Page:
Yeti Claims Don’t Bear Up

The Yeti. Also generally known as the Abominable Snowman. It’s the legendary primate some individuals consider exists within the Himalayas and adjoining freezing areas. So what do you get once you use fashionable DNA strategies to research bodily samples allegedly left by yetis? Well, eight occasions out of 9, you wind up with the genetic signature of your non-abominable neighborhood bear.

These unmysterious outcomes are revealed within the Proceedings of the Royal Society B. [Tianying Lan et al, Evolutionary historical past of enigmatic bears within the Tibetan Plateau–Himalaya area and the id of the yeti]

This new research just isn’t the primary to look at DNA extracted from samples allegedly derived from yetis. Analysis of quick DNA fragments from a pair of samples collected in India and Bhutan matched that of an historical polar bear bone. That 2014 discovering raised the likelihood that the abominable snowman may truly be a beforehand unrecognized bear species—and even some form of hybrid brown bear-polar bear that wanders the Tibetan plateau.

In the present research, researchers carried out a extra complete comparability of DNA from 24 samples…together with 9 that supposedly got here from yetis. These specimens…collected from the sector or borrowed from museums…included bits of hair, bone, pores and skin, and scat.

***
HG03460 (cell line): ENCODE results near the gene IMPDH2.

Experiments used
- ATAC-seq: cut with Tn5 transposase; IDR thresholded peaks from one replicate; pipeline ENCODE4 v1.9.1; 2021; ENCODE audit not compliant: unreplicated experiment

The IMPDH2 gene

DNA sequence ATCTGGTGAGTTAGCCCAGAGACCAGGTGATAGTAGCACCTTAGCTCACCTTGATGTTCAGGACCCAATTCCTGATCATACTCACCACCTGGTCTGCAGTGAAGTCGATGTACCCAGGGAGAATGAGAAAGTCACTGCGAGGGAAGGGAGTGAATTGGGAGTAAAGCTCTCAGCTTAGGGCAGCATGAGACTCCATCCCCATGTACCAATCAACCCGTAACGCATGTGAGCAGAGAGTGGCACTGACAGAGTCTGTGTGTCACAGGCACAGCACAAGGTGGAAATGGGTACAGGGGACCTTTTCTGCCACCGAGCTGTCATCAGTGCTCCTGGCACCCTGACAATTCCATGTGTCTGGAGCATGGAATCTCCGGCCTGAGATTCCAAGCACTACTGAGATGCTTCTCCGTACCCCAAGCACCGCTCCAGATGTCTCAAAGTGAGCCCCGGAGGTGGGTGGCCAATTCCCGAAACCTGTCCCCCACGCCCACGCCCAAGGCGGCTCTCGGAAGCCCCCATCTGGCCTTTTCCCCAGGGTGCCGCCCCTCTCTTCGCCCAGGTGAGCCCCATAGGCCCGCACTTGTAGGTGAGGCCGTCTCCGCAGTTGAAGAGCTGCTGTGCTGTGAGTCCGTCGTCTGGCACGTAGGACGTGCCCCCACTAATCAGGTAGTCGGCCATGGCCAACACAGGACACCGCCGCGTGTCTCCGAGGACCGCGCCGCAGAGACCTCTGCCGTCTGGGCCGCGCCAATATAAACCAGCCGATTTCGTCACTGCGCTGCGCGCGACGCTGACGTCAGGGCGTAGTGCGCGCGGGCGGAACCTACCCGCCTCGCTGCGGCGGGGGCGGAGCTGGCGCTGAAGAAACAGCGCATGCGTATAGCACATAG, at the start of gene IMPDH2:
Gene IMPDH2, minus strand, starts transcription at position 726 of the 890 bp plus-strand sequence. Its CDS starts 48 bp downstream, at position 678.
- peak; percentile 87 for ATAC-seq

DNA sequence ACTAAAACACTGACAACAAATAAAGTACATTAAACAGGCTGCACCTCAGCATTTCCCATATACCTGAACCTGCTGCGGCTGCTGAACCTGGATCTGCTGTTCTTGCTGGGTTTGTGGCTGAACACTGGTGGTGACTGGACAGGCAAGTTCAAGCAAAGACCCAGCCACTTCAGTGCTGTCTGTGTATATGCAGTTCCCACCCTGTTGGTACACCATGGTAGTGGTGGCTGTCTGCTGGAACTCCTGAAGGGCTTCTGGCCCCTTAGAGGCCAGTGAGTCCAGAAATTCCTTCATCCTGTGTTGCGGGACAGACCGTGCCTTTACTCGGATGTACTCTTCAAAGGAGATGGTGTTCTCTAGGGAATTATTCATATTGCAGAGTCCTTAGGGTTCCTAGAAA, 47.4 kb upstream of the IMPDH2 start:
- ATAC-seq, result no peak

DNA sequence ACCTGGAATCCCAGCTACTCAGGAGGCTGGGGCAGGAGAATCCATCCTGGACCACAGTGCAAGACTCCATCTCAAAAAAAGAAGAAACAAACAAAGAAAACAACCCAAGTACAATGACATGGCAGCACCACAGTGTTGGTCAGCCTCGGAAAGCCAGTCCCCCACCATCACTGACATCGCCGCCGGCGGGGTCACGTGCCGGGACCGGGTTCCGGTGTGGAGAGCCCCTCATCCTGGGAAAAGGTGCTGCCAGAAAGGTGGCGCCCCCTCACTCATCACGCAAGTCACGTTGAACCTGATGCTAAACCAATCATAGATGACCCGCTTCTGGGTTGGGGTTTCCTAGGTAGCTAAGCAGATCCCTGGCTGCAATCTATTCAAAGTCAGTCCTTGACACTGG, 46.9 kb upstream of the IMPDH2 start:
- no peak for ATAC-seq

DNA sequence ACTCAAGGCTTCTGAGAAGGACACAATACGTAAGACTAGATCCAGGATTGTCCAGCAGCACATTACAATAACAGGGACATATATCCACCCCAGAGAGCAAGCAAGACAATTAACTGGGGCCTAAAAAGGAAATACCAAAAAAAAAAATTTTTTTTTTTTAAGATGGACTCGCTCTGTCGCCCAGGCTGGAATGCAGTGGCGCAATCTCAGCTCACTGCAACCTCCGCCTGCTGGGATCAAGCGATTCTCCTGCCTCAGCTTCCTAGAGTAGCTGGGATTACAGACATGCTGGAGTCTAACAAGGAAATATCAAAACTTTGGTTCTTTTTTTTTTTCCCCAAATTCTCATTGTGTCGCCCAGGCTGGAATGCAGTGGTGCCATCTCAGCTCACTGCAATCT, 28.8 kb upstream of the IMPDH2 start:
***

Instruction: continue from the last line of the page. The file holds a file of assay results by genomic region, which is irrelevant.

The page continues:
And eight of the 9 yeti samples had been recognized as truly coming from the Asian black bears, Himalayan brown bears, and Tibetan brown bears that decision this distant area residence. Ah, however what about that ninth pattern? [Dog barking] Yeah, it was from a canine. The Abominable Fido perhaps.

On the intense facet, the evaluation did tackle a thriller of a extra scientific nature…relating to the evolution of those native bear populations. The outcomes counsel that Himalayan brown bears belong to a definite evolutionary lineage that diverged from the opposite bears in the course of the best of earth’s ice ages.

Cut off by the unfold of glaciers, these bears have been protecting to themselves for some 660,000 years. That interval of isolation has rendered them uncommon and elusive—however nonetheless very actual. Which we can’t say concerning the Abominable Snowman. At least…not yeti.

—Karen Hopkin

(The above textual content is a transcript of this podcast)  

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